Another thing you may want to consider is whether or not you would like your blade to feature a stick-resistant coating or texture.
When purchasing any knife, regardless of type or size, it is very important to find one with a comfortable handle which will not flip or spin around in you palm. Therefore, I suggest finding one which is either oblong or D-shaped. Non-slip textures and silicone or rubber coatings are also rather helpful in maintaining a solid grip.
Since a utility knife is a multi-use knife, I suggest steering clear of those with defined finger grooves. Finger grooves will hold your hand in one place, making it difficult and uncomfortable to change the position of your hand. Though this can be wonderful when working on specific tasks with specific knives, you probably won’t find it as appealing when you switch back and forth between tasks which require you to grip the handle in different ways.
A metal bolster with a pinched shape will allow you to exert even more control over your utility knife when performing some of the intricate tasks associated with paring and chef’s knives. You may want to consider finding a utility knife with such a bolster.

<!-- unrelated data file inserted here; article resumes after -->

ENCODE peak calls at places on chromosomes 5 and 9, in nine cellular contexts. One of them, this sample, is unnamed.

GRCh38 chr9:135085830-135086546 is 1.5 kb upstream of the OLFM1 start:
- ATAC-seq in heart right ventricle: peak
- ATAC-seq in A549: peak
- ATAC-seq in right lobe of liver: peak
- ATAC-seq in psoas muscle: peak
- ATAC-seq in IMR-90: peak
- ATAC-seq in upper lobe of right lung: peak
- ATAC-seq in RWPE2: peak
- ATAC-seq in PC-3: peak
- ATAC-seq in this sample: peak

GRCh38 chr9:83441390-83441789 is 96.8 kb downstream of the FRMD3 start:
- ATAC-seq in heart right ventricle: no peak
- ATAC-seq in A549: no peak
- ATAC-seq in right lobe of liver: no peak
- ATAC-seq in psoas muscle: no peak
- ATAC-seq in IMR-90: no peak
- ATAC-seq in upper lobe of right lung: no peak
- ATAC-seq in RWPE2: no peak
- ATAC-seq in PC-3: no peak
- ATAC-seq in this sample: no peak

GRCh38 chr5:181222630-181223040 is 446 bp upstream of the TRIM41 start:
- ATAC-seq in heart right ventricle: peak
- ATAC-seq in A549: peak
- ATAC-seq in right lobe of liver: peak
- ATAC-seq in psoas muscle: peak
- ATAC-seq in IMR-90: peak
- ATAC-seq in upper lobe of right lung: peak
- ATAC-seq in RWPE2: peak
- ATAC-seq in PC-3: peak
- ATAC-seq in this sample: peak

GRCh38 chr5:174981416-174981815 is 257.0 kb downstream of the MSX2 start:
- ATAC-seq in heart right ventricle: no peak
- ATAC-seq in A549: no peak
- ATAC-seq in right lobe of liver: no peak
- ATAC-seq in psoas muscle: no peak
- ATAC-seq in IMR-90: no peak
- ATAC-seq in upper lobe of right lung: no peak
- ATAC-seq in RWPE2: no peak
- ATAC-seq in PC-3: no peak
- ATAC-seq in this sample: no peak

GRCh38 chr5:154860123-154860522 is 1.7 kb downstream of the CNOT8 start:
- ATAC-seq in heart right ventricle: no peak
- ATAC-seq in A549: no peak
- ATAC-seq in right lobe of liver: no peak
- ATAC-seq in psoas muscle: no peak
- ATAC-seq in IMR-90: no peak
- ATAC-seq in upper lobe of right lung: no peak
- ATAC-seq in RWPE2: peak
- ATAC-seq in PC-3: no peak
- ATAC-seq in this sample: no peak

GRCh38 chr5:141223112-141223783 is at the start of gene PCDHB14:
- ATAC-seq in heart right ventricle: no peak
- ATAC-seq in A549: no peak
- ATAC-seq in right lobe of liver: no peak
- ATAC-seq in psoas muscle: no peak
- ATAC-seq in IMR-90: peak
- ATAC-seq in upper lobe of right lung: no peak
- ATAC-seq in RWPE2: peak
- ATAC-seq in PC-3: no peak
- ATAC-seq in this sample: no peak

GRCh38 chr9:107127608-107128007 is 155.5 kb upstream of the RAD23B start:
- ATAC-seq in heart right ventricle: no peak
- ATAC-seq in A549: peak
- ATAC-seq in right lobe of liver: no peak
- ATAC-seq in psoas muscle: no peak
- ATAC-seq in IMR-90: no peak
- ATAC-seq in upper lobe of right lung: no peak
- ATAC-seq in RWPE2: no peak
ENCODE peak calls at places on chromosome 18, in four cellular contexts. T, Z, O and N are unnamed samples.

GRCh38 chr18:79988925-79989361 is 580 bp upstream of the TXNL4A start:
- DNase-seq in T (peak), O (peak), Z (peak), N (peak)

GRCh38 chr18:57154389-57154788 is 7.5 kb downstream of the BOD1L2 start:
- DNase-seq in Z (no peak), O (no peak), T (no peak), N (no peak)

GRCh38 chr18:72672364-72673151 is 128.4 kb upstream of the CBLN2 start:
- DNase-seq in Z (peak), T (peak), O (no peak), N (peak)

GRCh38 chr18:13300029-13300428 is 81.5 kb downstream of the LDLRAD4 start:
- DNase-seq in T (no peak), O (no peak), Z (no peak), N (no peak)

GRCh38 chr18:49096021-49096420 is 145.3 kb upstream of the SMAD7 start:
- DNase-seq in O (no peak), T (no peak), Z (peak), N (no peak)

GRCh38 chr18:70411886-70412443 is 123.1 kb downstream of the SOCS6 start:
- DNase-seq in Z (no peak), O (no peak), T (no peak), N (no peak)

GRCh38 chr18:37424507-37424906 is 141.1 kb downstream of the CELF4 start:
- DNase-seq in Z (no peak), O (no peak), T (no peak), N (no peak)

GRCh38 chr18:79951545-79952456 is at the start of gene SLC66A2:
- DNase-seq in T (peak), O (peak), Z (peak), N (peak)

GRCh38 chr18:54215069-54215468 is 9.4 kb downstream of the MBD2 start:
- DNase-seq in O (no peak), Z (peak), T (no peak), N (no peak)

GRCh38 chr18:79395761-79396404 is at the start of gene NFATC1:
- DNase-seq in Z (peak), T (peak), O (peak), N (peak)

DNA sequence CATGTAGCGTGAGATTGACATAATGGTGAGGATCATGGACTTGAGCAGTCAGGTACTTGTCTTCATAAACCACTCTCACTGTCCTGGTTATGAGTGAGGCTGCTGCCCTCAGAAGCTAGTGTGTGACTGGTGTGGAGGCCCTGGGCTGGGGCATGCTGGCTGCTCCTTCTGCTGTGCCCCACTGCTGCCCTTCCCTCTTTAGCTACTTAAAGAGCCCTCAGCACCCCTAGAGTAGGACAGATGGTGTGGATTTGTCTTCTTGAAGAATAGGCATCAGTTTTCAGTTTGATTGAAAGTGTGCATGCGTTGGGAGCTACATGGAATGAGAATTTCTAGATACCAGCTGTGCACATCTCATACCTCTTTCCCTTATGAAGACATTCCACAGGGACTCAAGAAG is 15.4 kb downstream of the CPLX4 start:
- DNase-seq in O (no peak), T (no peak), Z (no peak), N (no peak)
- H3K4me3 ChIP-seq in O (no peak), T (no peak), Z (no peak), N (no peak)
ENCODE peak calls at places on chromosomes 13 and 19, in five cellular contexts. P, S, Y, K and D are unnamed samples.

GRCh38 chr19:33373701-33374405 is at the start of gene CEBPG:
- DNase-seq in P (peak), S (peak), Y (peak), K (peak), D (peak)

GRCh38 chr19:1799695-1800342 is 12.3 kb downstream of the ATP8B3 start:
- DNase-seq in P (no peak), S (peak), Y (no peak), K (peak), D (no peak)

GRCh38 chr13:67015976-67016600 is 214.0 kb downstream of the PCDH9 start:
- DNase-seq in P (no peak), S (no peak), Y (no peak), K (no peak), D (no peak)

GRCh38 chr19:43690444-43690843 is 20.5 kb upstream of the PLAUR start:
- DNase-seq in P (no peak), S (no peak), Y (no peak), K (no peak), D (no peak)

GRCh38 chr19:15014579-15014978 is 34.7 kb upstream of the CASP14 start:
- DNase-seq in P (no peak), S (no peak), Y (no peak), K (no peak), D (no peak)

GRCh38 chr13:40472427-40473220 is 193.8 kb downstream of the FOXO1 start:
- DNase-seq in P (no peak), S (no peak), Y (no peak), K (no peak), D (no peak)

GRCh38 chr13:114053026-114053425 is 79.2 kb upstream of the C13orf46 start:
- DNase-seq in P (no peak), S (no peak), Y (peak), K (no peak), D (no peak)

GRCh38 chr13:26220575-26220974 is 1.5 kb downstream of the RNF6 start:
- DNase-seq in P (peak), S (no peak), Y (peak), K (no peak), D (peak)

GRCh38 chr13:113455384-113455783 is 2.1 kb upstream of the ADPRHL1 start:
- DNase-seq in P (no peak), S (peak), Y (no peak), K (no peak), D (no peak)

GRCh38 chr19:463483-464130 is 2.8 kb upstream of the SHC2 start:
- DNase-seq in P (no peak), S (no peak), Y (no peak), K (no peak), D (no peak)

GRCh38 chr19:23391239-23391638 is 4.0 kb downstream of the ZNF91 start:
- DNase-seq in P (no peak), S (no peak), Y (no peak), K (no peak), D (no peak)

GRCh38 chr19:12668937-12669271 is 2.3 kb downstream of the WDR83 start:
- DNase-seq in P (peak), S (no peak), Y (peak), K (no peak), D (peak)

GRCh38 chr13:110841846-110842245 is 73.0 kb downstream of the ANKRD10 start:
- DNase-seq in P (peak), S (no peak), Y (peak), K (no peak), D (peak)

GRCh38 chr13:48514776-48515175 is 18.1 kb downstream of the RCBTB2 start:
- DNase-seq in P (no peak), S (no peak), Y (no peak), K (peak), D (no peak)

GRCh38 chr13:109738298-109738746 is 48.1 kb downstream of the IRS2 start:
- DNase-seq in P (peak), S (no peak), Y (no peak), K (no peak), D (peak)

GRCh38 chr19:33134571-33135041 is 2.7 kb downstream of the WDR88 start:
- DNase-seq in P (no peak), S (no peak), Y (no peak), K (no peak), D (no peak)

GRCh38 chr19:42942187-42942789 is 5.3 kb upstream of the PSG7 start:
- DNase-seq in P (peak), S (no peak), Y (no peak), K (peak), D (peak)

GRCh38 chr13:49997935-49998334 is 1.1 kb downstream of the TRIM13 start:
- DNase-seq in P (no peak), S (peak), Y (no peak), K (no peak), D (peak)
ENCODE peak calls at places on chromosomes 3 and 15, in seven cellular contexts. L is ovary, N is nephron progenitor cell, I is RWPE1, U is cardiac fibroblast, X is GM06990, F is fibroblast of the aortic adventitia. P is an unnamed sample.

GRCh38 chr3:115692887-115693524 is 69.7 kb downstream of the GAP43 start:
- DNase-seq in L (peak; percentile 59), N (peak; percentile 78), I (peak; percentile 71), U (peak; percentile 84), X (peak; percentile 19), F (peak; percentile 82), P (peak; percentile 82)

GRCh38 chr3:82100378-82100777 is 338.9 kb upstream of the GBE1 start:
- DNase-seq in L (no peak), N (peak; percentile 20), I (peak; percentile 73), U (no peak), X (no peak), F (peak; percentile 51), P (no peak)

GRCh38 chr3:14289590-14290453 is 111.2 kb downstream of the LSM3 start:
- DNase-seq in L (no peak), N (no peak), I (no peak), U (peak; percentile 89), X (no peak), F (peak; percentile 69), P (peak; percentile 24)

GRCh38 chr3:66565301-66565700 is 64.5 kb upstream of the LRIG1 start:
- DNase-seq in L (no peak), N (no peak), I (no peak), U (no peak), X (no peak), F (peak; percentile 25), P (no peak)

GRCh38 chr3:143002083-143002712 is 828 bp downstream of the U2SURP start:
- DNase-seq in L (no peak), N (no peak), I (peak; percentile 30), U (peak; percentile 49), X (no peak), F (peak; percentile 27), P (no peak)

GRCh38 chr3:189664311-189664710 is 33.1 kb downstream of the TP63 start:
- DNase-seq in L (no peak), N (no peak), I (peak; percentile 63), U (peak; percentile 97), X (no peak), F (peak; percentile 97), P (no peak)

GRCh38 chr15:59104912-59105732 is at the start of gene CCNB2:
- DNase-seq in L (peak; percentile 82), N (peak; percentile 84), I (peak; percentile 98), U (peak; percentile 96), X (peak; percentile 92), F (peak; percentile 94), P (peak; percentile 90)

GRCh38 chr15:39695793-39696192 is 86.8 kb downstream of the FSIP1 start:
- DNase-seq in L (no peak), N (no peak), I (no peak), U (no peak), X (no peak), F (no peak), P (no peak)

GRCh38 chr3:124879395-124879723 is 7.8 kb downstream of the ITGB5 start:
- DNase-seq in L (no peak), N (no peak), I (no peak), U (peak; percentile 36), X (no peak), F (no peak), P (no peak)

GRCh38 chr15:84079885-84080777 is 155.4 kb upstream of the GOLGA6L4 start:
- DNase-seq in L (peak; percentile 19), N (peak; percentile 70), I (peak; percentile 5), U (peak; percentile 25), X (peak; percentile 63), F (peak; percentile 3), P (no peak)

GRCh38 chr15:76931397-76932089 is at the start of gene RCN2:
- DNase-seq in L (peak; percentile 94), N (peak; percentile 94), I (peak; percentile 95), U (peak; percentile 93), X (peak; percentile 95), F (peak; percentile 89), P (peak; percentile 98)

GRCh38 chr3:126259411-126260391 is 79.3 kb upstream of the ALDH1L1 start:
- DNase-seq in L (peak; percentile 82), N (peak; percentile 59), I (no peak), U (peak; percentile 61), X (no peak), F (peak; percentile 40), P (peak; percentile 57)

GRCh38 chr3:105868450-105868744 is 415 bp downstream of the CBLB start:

Again, I would like to point out that flexibility is important when working with a multiuse knife. The best way to ensure that you can use your utility knife in a variety of ways is to ensure that you feel comfortable and confident while you are using it. The key to comfort and confidence is control.
The more evenly the weight of your knife is distributed between the blade and the handle, the better you will be able to control it. If the weight is to be favored in either direction, having a heavier handle is always preferable to a heavier blade.
When searching for a utility knife with an even weight distribution you should look for three things. First, try to find one with a full-tang blade (a blade which extends all the way through the handle). Secondly, find one with a steel bolster. Not only is the bolster often helpful in offering a precision grip and protecting fingers from sliding out onto the blade, it also adds weight to the center point of the knife when it is made from steel. Finally, find one with an end cap. An end cap is simply a piece of metal attached or formed to the end of the knife’s handle.
A Final Word
Take some time to consider all of the points I discussed above and weight them against your own needs and preferences. You may not agree with all of my opinions and suggestions, and that is okay. Trust your gut instinct. Do your research. Make your selection based on your own personal needs and budgetary concerns.